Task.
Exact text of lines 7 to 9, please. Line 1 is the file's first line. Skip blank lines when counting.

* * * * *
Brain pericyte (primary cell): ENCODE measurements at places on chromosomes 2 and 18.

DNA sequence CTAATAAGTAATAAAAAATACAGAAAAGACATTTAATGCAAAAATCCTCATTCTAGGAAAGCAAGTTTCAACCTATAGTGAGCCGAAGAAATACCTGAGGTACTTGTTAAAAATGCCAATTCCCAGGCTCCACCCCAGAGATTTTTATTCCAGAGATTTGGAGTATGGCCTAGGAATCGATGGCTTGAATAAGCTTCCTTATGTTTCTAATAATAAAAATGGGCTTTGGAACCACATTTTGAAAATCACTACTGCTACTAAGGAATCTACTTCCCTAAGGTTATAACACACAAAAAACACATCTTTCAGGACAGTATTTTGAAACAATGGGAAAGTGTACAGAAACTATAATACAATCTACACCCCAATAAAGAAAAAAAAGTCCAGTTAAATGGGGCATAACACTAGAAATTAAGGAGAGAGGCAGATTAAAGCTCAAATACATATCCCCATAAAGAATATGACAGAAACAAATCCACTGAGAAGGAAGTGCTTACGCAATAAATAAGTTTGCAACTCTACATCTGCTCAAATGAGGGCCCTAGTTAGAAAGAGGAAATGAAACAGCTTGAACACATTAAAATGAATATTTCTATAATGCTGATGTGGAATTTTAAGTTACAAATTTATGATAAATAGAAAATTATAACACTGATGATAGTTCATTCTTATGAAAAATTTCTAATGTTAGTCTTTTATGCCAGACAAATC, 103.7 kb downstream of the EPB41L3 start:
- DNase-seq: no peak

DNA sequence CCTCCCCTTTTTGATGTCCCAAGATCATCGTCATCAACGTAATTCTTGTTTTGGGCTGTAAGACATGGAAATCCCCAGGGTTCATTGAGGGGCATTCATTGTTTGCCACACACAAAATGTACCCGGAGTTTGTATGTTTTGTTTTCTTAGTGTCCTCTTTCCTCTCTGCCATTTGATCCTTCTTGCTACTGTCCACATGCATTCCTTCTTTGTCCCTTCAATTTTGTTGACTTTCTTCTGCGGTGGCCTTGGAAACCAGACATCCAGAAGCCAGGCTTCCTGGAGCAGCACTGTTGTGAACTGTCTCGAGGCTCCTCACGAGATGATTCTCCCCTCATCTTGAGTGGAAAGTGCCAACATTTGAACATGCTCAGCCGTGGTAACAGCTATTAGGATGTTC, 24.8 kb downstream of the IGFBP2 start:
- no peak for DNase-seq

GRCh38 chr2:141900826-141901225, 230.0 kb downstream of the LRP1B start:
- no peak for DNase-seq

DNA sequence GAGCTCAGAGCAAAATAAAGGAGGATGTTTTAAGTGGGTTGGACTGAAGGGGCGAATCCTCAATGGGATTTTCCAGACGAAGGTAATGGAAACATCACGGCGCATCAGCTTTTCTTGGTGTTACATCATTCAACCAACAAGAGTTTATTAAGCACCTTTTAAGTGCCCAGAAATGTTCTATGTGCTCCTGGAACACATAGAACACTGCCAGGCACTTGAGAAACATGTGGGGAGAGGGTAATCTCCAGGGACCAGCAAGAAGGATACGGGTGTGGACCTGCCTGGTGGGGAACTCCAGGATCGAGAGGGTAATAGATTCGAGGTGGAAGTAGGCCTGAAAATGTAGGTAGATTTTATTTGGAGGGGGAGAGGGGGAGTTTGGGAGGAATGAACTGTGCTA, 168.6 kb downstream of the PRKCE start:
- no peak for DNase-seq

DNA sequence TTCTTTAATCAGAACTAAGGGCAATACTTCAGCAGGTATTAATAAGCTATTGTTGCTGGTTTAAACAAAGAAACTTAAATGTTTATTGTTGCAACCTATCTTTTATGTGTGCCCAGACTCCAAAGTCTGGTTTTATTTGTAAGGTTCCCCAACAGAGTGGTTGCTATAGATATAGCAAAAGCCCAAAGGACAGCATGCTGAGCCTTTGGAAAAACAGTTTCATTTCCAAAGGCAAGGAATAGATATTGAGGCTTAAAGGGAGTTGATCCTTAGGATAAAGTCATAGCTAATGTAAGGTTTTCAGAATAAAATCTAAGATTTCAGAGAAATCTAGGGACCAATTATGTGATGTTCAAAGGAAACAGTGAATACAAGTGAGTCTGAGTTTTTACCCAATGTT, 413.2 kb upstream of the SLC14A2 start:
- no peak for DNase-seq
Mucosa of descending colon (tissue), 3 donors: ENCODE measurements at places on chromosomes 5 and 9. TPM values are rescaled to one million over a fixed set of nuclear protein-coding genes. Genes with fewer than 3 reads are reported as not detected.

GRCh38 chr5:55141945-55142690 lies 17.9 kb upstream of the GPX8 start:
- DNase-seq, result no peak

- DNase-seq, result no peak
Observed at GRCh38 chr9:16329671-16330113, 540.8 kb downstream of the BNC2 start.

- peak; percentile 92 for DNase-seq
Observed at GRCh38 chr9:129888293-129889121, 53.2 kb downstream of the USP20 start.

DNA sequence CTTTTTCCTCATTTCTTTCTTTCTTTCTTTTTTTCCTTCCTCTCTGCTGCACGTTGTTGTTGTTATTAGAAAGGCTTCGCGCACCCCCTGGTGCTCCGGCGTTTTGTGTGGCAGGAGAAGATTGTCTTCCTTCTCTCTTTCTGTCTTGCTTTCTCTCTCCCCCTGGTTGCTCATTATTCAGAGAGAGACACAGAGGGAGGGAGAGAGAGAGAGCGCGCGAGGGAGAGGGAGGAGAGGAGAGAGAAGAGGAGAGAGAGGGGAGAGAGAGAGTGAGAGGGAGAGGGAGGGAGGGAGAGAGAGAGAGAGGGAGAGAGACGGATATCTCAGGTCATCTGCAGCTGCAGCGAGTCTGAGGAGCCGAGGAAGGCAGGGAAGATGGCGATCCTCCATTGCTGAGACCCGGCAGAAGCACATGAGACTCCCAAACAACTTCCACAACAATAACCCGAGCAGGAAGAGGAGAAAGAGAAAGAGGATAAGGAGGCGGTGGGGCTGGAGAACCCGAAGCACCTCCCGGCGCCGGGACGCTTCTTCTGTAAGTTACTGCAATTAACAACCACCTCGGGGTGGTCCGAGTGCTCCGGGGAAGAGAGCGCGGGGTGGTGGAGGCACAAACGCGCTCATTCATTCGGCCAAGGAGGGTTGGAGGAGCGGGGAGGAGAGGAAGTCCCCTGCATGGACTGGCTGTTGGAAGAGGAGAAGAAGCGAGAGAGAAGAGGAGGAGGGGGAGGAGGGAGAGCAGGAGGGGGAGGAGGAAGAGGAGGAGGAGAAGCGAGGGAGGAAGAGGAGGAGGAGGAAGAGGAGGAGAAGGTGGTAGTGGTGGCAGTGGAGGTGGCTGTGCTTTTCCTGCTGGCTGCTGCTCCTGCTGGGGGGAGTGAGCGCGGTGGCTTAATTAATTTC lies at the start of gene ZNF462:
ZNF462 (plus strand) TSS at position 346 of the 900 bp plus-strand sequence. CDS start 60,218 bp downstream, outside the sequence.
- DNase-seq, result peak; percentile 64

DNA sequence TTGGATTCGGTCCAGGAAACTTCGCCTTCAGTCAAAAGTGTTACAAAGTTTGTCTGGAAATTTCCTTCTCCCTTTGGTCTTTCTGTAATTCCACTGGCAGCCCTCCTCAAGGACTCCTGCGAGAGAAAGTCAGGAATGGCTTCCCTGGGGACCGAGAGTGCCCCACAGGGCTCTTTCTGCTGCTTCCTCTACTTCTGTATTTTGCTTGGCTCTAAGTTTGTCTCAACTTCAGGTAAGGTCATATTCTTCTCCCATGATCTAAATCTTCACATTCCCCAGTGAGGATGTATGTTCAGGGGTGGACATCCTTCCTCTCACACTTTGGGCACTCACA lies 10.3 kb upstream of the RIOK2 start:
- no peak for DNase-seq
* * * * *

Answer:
- no peak for DNase-seq

DNA sequence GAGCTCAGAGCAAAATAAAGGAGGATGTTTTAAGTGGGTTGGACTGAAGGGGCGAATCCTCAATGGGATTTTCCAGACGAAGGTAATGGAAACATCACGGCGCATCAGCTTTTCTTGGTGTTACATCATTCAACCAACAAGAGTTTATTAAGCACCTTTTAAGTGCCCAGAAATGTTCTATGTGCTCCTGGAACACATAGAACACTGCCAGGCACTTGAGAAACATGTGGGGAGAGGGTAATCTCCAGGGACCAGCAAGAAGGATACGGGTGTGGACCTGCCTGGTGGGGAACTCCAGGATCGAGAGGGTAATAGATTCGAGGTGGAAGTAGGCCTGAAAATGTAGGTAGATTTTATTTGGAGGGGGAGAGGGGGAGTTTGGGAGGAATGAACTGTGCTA, 168.6 kb downstream of the PRKCE start:
- no peak for DNase-seq